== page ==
February 24, 2021

On the web

Open Banking Is Coming to Nigeria

TechCabal

“Last week, the Central Bank of Nigeria (CBN) released draft regulations for the open banking framework in Nigeria. It’s in line with the prediction by Stears Business that conversations around open banking regulations would move forward in Nigeria in 2021. What’s all the fuss about? Open banking, often described as the future of banking, is the idea that traditional banks should share the transaction data of customers with fintechs, challenger banks and other third parties. It sounds simple but the implications are far-reaching. With shared transactional data, customers can compare banking services easily and decide between banks.”

February 1, 2021

On the web

Nigerian Digital Bank Carbon Hit $240M in Payments Processed Last Year, up 89% From 2019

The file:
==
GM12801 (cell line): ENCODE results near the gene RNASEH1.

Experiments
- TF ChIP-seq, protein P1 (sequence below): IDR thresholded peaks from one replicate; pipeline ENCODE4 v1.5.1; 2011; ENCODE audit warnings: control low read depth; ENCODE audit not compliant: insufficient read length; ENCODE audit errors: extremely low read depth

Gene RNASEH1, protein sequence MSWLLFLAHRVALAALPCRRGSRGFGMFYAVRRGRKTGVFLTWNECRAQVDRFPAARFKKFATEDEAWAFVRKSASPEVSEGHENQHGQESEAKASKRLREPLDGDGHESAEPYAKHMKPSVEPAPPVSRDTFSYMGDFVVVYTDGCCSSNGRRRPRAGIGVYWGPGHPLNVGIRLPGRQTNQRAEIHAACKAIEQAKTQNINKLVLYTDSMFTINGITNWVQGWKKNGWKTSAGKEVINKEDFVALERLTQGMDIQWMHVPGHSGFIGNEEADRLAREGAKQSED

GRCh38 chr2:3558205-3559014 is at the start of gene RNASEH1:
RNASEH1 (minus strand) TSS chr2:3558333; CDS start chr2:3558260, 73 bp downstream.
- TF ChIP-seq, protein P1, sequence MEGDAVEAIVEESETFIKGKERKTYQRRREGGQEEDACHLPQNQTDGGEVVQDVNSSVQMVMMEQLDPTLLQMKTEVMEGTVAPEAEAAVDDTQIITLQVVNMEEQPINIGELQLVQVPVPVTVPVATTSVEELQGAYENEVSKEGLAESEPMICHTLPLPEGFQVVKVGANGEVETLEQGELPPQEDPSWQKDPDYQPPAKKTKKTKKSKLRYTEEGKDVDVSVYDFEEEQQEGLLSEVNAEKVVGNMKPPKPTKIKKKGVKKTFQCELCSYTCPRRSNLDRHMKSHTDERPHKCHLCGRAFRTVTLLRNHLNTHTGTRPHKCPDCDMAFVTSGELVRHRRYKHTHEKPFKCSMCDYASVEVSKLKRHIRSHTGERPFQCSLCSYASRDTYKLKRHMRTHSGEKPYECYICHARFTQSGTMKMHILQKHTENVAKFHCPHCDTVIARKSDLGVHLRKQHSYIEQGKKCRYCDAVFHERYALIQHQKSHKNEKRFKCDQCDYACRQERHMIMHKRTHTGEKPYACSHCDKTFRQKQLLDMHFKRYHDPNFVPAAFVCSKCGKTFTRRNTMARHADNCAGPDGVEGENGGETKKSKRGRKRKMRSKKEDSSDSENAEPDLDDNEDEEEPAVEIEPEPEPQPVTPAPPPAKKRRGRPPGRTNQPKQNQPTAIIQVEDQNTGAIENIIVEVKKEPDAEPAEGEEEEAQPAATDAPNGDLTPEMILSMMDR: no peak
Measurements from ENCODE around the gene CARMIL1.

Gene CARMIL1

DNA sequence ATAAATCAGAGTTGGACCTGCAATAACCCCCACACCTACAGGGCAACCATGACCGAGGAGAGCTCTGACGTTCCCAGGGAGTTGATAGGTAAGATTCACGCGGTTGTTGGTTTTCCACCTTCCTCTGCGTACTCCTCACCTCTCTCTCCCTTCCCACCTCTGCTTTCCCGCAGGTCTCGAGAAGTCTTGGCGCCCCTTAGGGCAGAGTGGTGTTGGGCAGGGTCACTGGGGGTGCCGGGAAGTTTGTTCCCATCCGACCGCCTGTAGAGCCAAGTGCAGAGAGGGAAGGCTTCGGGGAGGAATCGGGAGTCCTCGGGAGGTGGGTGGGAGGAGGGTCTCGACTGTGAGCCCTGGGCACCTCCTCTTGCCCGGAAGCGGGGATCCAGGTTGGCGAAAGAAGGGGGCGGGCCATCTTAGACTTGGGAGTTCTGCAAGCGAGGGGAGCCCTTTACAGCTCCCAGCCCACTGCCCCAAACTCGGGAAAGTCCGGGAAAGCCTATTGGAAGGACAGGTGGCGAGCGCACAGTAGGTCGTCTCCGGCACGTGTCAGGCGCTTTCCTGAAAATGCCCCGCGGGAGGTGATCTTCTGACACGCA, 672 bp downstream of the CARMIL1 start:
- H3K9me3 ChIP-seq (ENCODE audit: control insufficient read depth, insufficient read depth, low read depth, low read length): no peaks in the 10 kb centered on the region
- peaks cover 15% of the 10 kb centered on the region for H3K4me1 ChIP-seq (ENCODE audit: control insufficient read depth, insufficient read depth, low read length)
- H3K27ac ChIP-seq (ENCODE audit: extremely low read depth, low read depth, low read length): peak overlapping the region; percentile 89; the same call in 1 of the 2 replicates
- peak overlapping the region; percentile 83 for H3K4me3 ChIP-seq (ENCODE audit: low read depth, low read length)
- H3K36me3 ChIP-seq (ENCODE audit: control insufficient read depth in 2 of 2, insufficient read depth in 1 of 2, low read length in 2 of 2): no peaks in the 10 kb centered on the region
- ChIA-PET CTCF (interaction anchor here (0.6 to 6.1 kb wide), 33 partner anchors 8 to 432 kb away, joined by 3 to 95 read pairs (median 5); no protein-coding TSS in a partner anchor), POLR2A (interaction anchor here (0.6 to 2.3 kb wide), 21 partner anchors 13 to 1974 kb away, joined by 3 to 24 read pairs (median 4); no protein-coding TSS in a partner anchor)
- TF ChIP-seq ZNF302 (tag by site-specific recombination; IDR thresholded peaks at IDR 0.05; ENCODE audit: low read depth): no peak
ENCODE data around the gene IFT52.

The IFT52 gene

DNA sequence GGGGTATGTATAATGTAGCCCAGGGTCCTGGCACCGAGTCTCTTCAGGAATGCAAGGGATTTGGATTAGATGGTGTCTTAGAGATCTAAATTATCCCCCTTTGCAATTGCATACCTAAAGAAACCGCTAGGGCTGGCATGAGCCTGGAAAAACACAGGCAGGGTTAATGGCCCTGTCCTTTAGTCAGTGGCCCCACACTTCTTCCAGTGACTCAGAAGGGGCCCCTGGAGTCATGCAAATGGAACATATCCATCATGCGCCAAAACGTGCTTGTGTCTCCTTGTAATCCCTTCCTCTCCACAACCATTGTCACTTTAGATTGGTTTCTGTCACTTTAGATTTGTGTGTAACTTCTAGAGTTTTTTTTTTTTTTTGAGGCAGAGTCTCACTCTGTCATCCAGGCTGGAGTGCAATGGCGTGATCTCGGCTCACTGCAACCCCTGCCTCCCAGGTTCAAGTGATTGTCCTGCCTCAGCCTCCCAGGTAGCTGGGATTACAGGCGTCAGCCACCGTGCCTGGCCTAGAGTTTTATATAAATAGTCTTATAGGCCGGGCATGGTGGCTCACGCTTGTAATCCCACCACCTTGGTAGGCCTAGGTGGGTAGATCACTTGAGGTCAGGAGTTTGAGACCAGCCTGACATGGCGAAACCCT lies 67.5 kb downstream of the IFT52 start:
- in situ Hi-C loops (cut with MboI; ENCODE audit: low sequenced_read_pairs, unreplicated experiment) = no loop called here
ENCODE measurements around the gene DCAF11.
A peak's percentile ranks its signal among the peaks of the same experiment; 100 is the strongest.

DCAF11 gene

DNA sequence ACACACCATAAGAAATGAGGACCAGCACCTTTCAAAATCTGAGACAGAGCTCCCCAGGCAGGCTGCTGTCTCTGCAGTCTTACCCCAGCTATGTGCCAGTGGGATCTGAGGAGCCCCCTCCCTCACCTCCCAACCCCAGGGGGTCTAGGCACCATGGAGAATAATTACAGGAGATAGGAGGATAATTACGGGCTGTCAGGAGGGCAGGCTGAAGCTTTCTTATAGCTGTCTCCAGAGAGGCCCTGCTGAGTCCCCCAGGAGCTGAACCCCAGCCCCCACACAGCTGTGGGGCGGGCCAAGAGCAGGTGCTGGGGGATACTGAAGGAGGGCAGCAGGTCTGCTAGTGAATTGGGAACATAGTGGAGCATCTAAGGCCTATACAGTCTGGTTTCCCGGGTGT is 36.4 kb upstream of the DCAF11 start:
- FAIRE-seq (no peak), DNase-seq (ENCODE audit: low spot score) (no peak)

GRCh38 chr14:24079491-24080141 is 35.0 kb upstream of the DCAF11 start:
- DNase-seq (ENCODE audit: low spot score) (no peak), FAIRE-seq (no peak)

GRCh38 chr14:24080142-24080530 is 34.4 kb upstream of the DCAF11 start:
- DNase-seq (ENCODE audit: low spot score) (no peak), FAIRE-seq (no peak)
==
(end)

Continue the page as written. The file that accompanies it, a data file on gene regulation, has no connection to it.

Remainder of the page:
TechCrunch

“In 2018, Carbon , a Nigerian fintech startup, made its financials public for the first time. Although typical for foreign private startups, it’s almost an anomaly in Africa. There have been rare cases in the past, for instance, when Rocket Internet had to include Jumia’s financials in its yearly reports after going public. At the time, the German investment outfit was a founding shareholder in the African-based unicorn.”

January 6, 2021

On the web

Aella, Amazon Partner on Underbanked Empowerment

Latest Nigeria News, Nigerian Newspapers, Politics

Single point financial service and payment solutions firm, Aella App, said it is working with Amazon Web Services, Inc. (AWS) to empower underbanked individuals to have quicker access to credit and other financial services using Amazon Rekognition for identity verification.